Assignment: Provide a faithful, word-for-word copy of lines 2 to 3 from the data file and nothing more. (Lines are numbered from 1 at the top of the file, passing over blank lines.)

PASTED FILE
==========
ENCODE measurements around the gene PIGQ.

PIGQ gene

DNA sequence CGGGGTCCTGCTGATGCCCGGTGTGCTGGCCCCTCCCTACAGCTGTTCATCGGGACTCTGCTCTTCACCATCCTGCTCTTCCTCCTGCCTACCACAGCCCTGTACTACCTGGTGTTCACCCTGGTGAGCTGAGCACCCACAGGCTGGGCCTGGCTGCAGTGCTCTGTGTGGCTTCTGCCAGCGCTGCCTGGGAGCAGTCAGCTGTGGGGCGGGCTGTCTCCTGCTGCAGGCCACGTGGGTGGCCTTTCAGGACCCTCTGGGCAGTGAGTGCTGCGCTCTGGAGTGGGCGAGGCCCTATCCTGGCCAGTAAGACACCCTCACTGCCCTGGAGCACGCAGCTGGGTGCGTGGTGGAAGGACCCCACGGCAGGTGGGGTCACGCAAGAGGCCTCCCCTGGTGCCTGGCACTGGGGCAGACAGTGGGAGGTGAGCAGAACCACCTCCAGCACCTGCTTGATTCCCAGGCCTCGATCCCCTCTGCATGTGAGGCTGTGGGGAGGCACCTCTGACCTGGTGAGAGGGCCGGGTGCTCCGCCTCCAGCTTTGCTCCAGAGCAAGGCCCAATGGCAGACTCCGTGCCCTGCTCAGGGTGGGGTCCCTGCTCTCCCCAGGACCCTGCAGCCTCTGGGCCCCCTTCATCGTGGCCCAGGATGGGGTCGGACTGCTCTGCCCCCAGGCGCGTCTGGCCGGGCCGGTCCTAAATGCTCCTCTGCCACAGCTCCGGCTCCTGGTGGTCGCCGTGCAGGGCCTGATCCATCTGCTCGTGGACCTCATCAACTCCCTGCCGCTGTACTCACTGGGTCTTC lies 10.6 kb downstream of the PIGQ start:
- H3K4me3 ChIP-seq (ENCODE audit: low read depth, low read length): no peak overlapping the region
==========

PIGQ gene

DNA sequence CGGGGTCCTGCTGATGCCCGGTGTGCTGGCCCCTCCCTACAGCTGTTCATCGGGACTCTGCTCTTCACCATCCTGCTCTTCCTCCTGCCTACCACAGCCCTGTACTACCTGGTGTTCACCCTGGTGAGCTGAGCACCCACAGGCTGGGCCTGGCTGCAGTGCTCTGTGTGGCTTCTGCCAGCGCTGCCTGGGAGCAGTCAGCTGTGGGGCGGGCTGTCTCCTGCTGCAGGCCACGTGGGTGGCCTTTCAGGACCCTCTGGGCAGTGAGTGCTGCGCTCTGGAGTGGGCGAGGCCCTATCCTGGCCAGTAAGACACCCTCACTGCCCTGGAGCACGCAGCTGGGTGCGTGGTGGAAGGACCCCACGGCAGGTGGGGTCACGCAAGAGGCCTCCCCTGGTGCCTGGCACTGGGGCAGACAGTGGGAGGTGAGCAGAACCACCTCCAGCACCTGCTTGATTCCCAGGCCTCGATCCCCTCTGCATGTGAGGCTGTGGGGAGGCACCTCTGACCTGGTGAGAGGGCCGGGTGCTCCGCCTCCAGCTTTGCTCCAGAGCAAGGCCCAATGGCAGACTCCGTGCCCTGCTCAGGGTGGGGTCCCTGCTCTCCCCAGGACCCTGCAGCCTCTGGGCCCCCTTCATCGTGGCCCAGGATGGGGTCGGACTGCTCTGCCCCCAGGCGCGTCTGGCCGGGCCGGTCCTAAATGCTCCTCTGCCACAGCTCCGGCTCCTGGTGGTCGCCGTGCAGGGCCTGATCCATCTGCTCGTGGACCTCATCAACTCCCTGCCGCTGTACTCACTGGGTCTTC lies 10.6 kb downstream of the PIGQ start: